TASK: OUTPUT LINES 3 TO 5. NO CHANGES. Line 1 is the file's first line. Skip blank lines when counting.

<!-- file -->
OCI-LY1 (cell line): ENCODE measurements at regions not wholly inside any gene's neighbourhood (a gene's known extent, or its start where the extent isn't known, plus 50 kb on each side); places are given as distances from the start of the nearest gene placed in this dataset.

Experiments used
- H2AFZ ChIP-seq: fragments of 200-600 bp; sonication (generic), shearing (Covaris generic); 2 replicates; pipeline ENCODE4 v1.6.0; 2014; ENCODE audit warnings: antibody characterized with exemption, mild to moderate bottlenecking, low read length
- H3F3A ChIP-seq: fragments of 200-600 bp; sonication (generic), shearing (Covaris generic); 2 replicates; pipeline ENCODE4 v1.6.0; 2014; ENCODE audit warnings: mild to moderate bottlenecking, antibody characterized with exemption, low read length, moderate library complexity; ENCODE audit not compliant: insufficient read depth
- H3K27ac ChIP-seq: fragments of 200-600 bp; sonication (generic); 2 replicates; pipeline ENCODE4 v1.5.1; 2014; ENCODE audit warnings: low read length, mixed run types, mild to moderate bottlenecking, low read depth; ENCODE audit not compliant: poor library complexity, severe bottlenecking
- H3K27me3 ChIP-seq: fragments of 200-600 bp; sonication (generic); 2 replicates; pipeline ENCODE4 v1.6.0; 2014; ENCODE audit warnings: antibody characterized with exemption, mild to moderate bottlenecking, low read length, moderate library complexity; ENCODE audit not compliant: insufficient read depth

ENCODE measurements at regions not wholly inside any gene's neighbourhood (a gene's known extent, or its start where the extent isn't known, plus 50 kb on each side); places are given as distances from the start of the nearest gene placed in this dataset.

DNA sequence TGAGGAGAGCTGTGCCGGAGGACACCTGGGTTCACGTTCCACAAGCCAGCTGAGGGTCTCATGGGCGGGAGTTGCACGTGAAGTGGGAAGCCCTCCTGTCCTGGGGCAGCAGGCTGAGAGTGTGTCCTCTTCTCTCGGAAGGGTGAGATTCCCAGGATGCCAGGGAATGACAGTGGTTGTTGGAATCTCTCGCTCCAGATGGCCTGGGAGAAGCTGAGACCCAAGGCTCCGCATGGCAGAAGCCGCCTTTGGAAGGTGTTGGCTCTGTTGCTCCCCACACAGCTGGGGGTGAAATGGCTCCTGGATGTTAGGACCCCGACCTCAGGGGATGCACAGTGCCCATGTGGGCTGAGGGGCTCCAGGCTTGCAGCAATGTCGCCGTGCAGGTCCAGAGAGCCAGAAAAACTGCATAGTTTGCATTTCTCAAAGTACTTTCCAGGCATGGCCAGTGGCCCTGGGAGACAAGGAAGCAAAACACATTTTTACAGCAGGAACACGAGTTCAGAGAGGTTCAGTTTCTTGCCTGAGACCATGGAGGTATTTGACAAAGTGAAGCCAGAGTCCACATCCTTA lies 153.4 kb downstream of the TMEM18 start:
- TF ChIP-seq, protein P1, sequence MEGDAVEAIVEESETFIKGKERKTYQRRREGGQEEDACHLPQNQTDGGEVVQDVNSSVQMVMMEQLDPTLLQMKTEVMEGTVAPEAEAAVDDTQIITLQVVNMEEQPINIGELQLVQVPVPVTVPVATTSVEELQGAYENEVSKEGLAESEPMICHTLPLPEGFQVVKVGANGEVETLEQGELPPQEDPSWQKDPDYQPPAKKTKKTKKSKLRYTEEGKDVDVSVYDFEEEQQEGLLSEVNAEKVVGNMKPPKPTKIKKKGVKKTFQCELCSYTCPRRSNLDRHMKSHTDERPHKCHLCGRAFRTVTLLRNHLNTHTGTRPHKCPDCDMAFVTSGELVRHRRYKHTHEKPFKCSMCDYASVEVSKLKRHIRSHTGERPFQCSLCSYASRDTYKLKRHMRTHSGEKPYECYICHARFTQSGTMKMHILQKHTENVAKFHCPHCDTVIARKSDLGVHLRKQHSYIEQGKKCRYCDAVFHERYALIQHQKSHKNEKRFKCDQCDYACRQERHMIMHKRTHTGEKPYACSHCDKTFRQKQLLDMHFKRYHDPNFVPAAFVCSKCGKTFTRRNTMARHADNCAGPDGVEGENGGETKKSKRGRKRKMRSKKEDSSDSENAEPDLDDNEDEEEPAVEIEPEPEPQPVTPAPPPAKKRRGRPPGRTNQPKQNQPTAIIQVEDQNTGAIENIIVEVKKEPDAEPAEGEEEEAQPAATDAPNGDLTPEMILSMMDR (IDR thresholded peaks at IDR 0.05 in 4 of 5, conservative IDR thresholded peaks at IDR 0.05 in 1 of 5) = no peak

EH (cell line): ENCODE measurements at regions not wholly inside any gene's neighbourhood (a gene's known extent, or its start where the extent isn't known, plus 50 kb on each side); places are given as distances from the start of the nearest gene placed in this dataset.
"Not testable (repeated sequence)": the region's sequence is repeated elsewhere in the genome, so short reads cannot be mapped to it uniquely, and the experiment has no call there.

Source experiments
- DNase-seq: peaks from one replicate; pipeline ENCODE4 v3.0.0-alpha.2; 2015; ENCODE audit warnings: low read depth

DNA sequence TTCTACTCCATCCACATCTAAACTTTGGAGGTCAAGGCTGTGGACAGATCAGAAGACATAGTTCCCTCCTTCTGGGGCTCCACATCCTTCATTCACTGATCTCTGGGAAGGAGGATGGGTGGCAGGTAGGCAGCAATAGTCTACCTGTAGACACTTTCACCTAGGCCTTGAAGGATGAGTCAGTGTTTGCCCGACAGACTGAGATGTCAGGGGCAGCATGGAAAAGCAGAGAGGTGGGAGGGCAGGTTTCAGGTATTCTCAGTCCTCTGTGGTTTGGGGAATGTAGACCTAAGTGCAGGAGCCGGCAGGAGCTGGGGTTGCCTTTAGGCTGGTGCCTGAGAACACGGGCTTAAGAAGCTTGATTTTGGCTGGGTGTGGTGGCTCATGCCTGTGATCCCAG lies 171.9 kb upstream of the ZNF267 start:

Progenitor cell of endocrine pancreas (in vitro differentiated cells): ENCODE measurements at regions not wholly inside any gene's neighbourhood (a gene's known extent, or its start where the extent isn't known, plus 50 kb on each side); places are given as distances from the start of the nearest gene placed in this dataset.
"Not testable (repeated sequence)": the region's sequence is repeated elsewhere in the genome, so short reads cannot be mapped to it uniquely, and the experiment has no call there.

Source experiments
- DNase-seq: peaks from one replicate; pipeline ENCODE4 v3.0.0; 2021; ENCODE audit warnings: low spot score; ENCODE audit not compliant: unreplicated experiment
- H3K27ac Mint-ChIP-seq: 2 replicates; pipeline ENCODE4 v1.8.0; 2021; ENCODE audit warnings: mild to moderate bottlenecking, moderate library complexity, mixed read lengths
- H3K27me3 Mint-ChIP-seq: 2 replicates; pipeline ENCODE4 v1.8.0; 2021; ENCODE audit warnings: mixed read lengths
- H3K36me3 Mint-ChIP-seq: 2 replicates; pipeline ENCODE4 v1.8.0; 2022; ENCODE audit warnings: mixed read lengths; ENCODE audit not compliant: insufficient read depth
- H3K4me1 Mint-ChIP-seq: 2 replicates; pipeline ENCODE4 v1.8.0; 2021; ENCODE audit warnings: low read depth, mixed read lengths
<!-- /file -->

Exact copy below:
- H2AFZ ChIP-seq: fragments of 200-600 bp; sonication (generic), shearing (Covaris generic); 2 replicates; pipeline ENCODE4 v1.6.0; 2014; ENCODE audit warnings: antibody characterized with exemption, mild to moderate bottlenecking, low read length
- H3F3A ChIP-seq: fragments of 200-600 bp; sonication (generic), shearing (Covaris generic); 2 replicates; pipeline ENCODE4 v1.6.0; 2014; ENCODE audit warnings: mild to moderate bottlenecking, antibody characterized with exemption, low read length, moderate library complexity; ENCODE audit not compliant: insufficient read depth
- H3K27ac ChIP-seq: fragments of 200-600 bp; sonication (generic); 2 replicates; pipeline ENCODE4 v1.5.1; 2014; ENCODE audit warnings: low read length, mixed run types, mild to moderate bottlenecking, low read depth; ENCODE audit not compliant: poor library complexity, severe bottlenecking